“Some governments are being forced to choose between making debt repayments or defaulting to pay public sector workers — possibly ruining their credit rating for years to come,” the UN secretary-general said, adding, “Africa now spends more on debt service costs than on health care.”
The unfair IMF rules
According to Guterres, the IMF’s rules remain biased in favour of the rich nations. During the pandemic, the IMF gave $280 billion to the wealthy Group of Seven nations, with a combined population of 772 million. Contrastively, the least developed nations with a population of 1.1 billion received just over $8 billion from the IMF during the pandemic.
“This was done according to the rules,” Guterres said. This is “morally wrong.” He said that major reforms would strengthen the developing nations’ representation on the IMF and World Bank boards. Consequently, it would help governments restructure debts, transform IMF quotas, and overhaul the use of funds in the institution. Guterres also called for scaling up funding for economic growth and addressing the climate change impacts.
Asked about Guterres’ suggestions at a June 8 news conference, IMF spokesperson Julie Kozack said, “I am not in a position to comment on any of the specifics.” She added that reviewing the IMF quotas remains a priority, with completion expected by December 15 2023.
Helping countries deal with economic shocks
The IMF reiterated that it has mounted “an unprecedented” response to the most significant request from countries for assistance in dealing with recent economic shocks.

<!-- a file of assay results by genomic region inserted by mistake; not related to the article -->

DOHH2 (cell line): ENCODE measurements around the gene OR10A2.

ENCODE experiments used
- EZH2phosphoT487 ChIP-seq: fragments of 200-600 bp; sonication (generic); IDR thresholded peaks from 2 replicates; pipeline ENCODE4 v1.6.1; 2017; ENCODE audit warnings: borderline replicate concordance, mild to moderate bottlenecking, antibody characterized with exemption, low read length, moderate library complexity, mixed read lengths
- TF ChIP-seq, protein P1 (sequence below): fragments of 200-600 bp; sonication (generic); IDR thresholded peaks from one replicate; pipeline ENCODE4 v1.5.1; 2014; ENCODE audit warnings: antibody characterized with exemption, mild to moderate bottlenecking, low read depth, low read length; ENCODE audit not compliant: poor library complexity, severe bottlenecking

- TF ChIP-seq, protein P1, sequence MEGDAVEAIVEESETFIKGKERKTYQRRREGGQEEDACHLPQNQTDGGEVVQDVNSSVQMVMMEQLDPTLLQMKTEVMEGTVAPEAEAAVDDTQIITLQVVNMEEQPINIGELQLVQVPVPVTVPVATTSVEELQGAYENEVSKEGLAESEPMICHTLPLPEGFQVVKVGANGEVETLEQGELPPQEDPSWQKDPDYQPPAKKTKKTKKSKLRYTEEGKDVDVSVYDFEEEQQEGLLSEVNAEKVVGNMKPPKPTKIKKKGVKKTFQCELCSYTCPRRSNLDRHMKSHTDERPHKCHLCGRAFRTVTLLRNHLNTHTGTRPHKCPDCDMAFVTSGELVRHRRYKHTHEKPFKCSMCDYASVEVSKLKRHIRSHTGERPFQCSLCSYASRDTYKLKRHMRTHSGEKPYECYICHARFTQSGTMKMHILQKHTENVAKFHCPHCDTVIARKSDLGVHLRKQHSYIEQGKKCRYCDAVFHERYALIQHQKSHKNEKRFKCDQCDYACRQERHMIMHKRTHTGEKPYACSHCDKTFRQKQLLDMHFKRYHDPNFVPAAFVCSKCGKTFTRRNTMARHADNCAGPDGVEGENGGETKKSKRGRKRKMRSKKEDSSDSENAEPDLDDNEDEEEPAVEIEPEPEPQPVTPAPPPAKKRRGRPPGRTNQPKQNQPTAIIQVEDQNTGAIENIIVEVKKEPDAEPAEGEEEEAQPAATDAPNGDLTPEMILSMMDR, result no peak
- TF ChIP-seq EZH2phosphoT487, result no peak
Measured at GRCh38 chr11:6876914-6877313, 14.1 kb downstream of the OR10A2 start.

At the height of the pandemic, the IMF approved $306 billion in funding for 96 nations, including below-market-rate loans to 57 low-income countries. The financial institution raised interest-free loans fourfold to $24 billion and gave around $964 million in grants to 31 of the most vulnerable member nations between April 2020 and 2022 for debt servicing.
Similarly, the World Bank Group reiterated in January that its shareholders had started a process “to address the scale of development better.”
In a March report, the bank’s development committee communicated that the bank “must evolve in response to the unprecedented confluence of global crises that has upended development progress and threatens people and the planet.”
The UN also under pressure
Antonio Guterres’ call for reforms in the IMF and the Word Bank comes when the UN faces similar demands for a structural overhaul. The UN infrastructure still reflects the post-World War II global order.
However, Gowan observes that many UN ambassadors consider it “marginally easier” and more helpful to developing nations to revamp the IMF and World Bank than to overhaul the UN Security Council, which stakeholders have debated for over 40 years.
Whereas the UN secretary-general and the ambassadors speak about overhauling the global financial institutions, any reforms are up to their boards. Gowan observed that when the Obama government initiated a reform of the IMF voting rights in 2010, “Congress took five years to ratify the deal — and Congress is even more divided and dysfunctional now.”
“But Western governments are aware that China is an increasingly dominant lender in many developing countries,” Gowan said, “so they have an interest in reforming the IMF and World Bank in ways that keep poorer states from relying on Beijing for loans.”
Beyond the Paris meeting, the deliberation over the IMF and the World Bank reforms will continue in September at the Group of 20 leaders’ summit in New Delhi and the UN’s annual meeting of world leaders.
The US climate chief John Kerry has indicated that he will attend the Paris Summit with the IMF and the World Bank officials. “Hopefully, new avenues of finance will become more defined,” he said. “I think it is really important.”